Once we had our models, our next task was to recce potential locations.  The art director and I spent a day taking test shots of various spots along the port of Sotogrande.  Three weeks before the date of the shoot, I received the shoot brief detailing the schedule and shots selected.

Tango on white backdrop

Shoot brief for 020608-2

Many details had to be arranged during those 3 weeks.  I ordered the necessary Pro Photo lighting equipment as well as white paper roll backdrop with the various stands and sandbags used to support them.

Our hopeful finalists

Hopeful Dog Models

I also met with my production assistant to discuss what shoot permits we would need as well as to arrange the transport of the lighting equipment and most importantly the catering! As I’ve previously worked with animals on shoots, I knew that getting our dog under control was no easy task. Digging through my fishing gear, I found a heavyweight fishing line that would do the job.  A bit of fishing line tied to our dog’s collar can easily be Photoshopped out.  Meanwhile, our art director was busy meeting with our stylist, model, and various fashion boutiques to coordinate final wardrobe and makeup.  Even the dog was not left out as that we had a collar and leash specially made with the logo “Blue” written in Swarovski crystals.

Part of the gang!

Part of the gang! Dana,Laura and Lidia

The day before the shoot, every one of us is busy with final arrangements.  Our art director meets with the stylist and model for a final wardrobe fitting.  She also confirms that our dog has been groomed and will be ready to go the following morning.  Meanwhile, my production assistant collected the lighting equipment while I double checked that all cameras, lenses, and reflectors were ready and packed for an early morning call time.

Behind the scenes

Behind the scenes

The morning of the shoot, we all arrived for an early 7.30 AM call time, and believe me in Spain 7.30 is early.  To my horror, a thick sea mist covered my shoot location.  Fortunately, mother nature set us back only an hour.  As soon as the light was right, we had our model and dog (who was by now attached to various individuals via fishing line) get to work.  For the two to three hour we shot continuously with only occasional brief breaks as that the day was getting hotter by the second and a big dog like Tango was bound to get overheated quickly.  I also needed to get a final ten minutes with Tango posing on the white backdrop in case I need to use him in a composite.  As it turned, we did get one perfect shot which is the image you saw at the beginning of this blog, however, the main image used by Blue is the composite you see at the end of this blog.

So there you have it!  A shoot that took weeks to plan, five hours to shoot followed by many more for post-production; a collaboration of ten people to produce two final images!

Alternate finished composite images used in bill board campaign

Alternate finished composite images used in bill board campaign

Cherry Pickers…are not just for picking cherries!

Thursday, April 15th, 2010

Late last year, my team and I were commissioned to photograph the new completed phase for Arcos Gardens Golf Club and Country Estate.  The Club, located in the picturesque countryside of the town Arcos de la Frontera, had recently completed construction of their magnificent new Clubhouse and required new images of the building as well as their new luxury villas for use in their various advertisement campaigns.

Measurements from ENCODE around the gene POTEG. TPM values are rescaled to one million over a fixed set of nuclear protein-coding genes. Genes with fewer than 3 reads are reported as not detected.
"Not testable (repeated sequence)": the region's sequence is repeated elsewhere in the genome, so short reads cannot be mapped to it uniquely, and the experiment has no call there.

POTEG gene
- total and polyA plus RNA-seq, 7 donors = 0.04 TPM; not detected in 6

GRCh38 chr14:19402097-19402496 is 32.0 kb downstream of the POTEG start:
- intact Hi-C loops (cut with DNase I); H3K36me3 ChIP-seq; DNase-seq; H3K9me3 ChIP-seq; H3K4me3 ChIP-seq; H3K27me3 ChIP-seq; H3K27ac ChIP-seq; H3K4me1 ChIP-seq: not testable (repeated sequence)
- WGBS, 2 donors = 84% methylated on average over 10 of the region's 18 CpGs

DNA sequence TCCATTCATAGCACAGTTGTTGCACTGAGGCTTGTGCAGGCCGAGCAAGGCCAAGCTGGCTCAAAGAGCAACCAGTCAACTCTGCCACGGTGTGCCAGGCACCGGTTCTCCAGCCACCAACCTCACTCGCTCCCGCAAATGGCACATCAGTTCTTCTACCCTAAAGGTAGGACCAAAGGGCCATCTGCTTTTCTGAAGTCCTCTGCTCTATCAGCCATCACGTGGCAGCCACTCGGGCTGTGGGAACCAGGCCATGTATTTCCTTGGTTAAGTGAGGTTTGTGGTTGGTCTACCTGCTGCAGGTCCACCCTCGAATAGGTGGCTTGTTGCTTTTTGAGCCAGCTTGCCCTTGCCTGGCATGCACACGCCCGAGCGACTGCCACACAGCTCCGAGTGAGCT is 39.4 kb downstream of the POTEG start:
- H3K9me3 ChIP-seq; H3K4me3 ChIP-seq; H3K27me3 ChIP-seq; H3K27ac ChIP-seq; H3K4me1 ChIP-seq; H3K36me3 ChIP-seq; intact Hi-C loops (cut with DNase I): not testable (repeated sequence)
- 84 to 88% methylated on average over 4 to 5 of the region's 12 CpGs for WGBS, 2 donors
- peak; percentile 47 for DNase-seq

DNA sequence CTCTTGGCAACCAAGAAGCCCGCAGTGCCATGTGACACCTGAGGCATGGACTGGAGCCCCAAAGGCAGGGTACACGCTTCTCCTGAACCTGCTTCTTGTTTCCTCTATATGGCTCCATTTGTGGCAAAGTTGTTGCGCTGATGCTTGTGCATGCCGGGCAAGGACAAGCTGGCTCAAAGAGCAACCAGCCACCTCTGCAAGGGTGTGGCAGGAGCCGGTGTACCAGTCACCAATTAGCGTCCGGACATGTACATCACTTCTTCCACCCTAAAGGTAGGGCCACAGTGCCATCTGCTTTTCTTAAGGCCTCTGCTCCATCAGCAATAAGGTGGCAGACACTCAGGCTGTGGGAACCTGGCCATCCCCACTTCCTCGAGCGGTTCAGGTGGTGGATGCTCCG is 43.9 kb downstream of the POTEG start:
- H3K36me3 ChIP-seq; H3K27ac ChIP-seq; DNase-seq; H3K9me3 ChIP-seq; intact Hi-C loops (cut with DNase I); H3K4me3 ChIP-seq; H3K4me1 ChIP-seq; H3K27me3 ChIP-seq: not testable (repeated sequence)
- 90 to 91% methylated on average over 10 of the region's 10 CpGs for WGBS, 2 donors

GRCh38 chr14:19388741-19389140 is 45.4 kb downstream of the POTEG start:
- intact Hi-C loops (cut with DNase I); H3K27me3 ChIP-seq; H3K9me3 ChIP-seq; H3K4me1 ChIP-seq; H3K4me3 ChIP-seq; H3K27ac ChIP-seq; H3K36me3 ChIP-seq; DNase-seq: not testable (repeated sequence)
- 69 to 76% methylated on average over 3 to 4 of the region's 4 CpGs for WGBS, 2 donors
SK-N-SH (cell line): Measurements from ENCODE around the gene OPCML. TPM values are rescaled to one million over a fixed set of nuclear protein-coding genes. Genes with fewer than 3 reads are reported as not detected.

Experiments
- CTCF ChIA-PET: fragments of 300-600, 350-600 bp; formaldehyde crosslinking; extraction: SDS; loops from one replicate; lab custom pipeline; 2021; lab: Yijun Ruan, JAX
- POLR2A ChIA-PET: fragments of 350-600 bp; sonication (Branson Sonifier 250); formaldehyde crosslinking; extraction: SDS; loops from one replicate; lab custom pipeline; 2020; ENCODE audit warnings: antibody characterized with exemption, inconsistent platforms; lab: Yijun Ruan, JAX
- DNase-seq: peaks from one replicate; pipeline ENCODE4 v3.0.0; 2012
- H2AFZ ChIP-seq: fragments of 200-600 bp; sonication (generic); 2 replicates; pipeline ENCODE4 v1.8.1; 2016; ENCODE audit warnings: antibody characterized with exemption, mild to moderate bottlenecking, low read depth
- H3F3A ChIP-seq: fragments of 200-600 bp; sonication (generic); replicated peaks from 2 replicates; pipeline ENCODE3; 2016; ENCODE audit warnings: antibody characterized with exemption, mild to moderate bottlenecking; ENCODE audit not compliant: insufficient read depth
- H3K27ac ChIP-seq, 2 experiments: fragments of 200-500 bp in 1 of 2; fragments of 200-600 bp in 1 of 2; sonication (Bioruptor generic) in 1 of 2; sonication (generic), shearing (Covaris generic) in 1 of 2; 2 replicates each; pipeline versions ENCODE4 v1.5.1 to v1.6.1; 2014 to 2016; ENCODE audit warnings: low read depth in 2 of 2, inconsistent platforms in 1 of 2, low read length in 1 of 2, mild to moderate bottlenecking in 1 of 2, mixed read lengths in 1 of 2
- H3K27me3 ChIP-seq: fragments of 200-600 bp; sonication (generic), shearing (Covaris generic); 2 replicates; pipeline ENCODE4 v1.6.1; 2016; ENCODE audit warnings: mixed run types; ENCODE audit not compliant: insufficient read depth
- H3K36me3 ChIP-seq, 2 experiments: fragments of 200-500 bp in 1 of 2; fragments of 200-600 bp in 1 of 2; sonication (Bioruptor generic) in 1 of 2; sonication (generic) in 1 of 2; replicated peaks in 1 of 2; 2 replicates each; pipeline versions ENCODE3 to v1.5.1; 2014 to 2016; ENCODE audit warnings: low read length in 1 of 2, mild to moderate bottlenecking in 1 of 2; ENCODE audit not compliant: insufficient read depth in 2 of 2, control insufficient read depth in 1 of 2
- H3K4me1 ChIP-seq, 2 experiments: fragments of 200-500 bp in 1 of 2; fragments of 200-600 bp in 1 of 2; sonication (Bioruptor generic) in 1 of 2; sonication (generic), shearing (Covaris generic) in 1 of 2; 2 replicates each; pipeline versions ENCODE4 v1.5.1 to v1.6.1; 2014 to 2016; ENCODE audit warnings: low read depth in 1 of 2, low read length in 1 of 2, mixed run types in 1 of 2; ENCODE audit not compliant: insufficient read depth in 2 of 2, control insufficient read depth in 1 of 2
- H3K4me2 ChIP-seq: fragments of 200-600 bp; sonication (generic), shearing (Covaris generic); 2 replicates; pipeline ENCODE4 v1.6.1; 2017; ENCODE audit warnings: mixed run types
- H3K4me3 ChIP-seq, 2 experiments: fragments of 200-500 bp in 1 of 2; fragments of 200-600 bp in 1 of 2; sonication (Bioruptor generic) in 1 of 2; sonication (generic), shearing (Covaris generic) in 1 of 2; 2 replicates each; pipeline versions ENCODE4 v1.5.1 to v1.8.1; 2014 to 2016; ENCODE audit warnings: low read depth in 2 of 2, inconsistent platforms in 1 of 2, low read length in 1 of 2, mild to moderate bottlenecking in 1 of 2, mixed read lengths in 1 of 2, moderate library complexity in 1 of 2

As that I have years of experience in shooting  golf clubs and have previously shot this particular one, I was aware of the challenges awaiting us.  The terrain through which this course runs through is quite flat.  There are no significant natural land elevations from which I could obtain sufficient height in order to capture anything monumental in terms of the landscape.

Outside of using a helicopter, I decided that  a crane of sufficient size would do the job.  For a reasonable daily rate, Arcos Gardens hired for me a 20 meter articulated mobile crane, a.k.a. a cherry picker, that is quite easily operated by your average photographer or better yet your technical assistant.  Over our 5-day shoot schedule, we certainly took advantage of having this piece of heavy machinery at our disposal…and what fun we had!  Check out our video clip to get an idea of what I’m talking about!

MORE IMAGES FROM THE  SHOOT

Escape to Africa

Tuesday, March 23rd, 2010


My latest photographic adventure took me on a relatively short trip down to the Dark Continent. I was commissioned to photograph a unique Moroccan-styled townhouse in Tangier, Morocco. As that I live in Southern Spain, getting to Tangier involved a short car ride into the expansive port of Algeciras followed by a one and a half hour ferry ride to the port of Tangier. The townhouse itself was a 10-minute walk from the port and located just outside the Medina. Although the exterior of this property was simple and unobtrusive, the interiors were magnificent featuring traditional U-shaped arches, elaborate use of bright color, and extravagant decorations. Traditional Zellige terra cotta tile work covered much of the floor and walls of almost every room while impressive Moorish plasterwork adorned the vaulted ceilings…and the views were absolutely spectacular! All in all, an amazing property. Enjoy the pics!

Quality Images Sell

Wednesday, September 30th, 2009